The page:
When you're talking about billions of photons, it makes little difference. The absolute value of the shot noise is high but the signal is so immense that this still means a very good signal-to-noise ratio.
However, what about the darker tones in your image? The whole reason they're dark is that they're *not* made up of billions of photons. They're made up of few enough that the randomness of light starts to play a visible role. This is why the tiny sensors of smartphones look good in bright light but fall to bits as the light level starts to fall.
OttawaTony: I am/was contemplating moving from my NEX-7 to the A6300. I am/was worried that I'd not have time to learn the new camera before my vacation in three weeks. It appears my worrying is for naught as the A6300 has a manual 47 pages long while the NEX-7 was 211 pages.
First these companies remove the paper manuals and now they can't even be bothered to put together a soft version.
[This 'Help Guide'](https://docs.sony.com/release//Help_4574960111.pdf) is 286 pages and can probably be downloaded onto your phone.
Unlike a paper manual, you can search for specific words and find them, regardless of how good the indexing is.
photominion: If the absence of color aliasing helps with the resolution in the text samples, how fares the Leica Monochrome II?It has no color filter array and should thus have much better resolution and far more luminance gain, because all pixels record all incoming light, no?!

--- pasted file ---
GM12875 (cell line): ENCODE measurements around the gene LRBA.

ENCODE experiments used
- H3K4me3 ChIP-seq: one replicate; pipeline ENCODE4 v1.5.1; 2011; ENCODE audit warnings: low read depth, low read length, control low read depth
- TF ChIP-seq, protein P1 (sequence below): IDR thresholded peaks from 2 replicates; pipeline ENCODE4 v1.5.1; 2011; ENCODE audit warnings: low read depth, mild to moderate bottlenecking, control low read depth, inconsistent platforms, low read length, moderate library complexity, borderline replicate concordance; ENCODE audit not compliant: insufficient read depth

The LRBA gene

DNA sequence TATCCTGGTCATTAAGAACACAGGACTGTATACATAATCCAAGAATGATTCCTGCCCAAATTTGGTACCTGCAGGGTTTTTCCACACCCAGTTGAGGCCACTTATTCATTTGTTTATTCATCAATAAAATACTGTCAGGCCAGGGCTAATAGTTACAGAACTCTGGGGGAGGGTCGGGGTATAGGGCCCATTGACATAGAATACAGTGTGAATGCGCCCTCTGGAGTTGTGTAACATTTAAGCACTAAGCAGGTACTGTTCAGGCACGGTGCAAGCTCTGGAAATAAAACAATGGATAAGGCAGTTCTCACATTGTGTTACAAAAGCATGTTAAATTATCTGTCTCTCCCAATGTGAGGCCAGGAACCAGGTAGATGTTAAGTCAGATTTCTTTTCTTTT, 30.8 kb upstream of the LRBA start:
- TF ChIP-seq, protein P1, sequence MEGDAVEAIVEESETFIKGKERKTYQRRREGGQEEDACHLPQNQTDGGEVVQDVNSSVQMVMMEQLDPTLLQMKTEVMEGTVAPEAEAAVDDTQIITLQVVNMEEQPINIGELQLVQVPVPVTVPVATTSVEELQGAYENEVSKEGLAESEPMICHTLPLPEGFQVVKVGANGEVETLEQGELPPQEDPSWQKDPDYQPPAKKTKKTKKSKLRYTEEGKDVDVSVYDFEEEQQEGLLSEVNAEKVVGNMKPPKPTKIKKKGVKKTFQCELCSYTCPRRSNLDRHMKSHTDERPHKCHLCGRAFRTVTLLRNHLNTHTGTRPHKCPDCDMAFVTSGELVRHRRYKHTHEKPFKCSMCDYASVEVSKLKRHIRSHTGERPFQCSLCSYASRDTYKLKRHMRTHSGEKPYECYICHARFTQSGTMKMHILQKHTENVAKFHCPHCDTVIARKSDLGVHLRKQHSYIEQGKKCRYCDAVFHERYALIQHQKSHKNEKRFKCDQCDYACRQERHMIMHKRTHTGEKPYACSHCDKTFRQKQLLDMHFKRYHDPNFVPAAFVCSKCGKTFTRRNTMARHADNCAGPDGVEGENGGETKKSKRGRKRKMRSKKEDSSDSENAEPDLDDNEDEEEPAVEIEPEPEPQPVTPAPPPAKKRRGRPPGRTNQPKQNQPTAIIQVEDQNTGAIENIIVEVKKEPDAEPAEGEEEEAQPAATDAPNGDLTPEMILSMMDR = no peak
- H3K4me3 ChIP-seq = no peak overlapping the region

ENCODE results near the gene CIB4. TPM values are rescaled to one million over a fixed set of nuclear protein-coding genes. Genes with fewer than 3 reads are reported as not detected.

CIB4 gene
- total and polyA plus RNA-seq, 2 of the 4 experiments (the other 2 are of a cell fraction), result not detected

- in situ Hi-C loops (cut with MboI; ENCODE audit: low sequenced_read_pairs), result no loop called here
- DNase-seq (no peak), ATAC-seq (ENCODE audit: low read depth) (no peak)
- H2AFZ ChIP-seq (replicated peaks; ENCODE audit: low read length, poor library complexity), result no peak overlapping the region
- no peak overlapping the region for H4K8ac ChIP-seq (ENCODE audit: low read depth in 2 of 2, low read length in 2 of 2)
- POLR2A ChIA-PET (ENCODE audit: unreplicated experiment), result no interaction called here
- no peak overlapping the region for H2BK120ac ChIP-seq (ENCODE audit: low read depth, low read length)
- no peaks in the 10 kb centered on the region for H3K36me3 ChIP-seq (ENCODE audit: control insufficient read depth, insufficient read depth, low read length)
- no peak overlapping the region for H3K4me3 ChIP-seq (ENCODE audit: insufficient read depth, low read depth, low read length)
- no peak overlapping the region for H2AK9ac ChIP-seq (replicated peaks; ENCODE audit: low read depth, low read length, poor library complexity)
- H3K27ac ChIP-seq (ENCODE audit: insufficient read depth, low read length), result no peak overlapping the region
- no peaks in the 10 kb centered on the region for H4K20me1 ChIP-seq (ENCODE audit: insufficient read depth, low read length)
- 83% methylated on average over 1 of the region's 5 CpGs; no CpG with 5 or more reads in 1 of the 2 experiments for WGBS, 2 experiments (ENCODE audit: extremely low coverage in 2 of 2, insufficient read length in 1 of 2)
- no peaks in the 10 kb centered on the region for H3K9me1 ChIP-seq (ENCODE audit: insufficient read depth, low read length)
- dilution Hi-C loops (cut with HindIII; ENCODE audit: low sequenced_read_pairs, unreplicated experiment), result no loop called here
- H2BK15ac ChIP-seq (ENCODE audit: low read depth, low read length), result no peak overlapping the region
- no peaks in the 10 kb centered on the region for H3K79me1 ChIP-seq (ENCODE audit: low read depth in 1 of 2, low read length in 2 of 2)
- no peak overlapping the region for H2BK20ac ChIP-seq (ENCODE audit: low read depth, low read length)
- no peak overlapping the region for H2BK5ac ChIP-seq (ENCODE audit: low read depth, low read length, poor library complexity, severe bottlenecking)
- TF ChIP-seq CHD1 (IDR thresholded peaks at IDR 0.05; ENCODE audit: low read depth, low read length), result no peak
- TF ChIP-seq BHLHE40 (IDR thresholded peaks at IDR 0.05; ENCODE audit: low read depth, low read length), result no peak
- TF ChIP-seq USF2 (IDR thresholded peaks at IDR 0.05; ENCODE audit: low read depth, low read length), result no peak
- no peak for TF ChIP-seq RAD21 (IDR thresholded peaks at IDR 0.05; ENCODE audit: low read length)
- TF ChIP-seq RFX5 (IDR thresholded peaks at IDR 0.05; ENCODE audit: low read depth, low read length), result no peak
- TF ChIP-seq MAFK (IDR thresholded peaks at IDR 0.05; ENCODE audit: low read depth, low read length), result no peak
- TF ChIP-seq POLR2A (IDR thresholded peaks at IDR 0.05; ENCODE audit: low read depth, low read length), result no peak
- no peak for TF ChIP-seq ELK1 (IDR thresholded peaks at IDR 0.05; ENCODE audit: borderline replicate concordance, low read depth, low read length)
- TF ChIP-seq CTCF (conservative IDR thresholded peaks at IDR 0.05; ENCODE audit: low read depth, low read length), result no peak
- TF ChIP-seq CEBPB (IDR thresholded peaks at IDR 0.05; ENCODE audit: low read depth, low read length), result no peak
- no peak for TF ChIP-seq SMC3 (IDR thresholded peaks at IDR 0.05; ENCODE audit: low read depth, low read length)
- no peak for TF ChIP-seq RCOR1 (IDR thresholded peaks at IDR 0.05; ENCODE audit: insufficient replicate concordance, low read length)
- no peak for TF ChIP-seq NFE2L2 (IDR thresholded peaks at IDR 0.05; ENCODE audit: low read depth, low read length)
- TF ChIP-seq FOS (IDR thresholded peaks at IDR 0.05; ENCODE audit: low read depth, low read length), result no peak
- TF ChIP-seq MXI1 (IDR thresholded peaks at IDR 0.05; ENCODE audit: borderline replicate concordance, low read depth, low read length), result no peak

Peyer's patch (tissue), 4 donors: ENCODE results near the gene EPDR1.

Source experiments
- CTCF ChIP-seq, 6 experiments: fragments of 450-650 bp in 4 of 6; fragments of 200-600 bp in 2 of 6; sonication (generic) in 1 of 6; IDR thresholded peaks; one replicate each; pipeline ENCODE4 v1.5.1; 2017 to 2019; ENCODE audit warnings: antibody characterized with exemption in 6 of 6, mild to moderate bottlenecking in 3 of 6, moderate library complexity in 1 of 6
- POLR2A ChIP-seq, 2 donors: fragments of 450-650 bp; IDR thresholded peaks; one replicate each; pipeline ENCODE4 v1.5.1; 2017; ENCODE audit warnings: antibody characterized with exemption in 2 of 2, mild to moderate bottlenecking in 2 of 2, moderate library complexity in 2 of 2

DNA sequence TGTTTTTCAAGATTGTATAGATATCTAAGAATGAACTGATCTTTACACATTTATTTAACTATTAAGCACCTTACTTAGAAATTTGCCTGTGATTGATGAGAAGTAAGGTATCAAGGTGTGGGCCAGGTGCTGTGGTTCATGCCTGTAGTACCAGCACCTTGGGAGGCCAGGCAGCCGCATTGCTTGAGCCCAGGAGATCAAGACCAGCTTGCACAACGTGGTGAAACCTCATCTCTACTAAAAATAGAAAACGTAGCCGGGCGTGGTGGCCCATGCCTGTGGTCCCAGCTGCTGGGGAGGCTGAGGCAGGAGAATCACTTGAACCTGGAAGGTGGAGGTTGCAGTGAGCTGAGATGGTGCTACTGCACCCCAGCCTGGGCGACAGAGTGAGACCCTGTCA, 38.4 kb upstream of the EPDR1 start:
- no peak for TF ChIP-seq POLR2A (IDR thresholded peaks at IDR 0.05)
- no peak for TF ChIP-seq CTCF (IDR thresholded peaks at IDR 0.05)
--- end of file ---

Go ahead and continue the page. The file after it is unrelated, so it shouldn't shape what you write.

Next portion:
The Leica Monochrom's lack of AA filter and CFA do indeed give higher levels of detail and result in the base ISO jumping by around 1EV, because light isn't being lost to the CFA.
bmwzimmer: I'm TOTALLY LOSTWhen comparing them side by side at say ISO 12800, the D500 looks great but Can someone explain to me why the D500 with the same lens as the D7200 require 2 full stops more light to achieve this result? The shutter speed is 1/1600 vs. the D7200 which is 1/6400. This means in real world shooting where you set your Aperture and shutter, you need to set the ISO 2 stops higher than other cameras for proper exposure. That's CRAP NIKON!!!
Check the notes when you press the [*i*] button. You'll see that the lighting for the D500 shot had been reduced to 8EV (rather than the usual 10), in order to keep it below the 1/2000th shutter speed threshold for using electronic first curtain shutter.
The images are comparable.
Henrik Melander: Fix your lens for Pentax DPR
Sure. I'll just go and get the screwdriver out.
LensRentals (who check their lenses before they're loaned-out, I believe), let us borrow this copy: it's probably in a better state than most lenses.
However, we have now got a copy from Ricoh, so we will check to see which is better, and use that.
No lens is perfect. This lens isn't broken. We will check if we can get a better result.
Barry Goyette: Lets be honest DPR...your love affair with the sony a7r-II sensor would fall apart if you would simply pay attention to the lack of detail that comes along with sony's noise reduction. Your constant need to show how pushing an image 4+ stops is the most important camera metric would cease to influence your minions if you acknowledged that the A7r-II shows less detail than the other cameras when pushed using your preferred method of exposure.
Of course we don't believe it's the only important metric.
We are impressed by the a7R II's capability at both low and high ISOs, in terms of noise and DR. Or, at least, we are now that you can turn the lossy compression off. We'd be even more impressed if a version were available without NR at high ISOs (though I think you're over-stating its impact).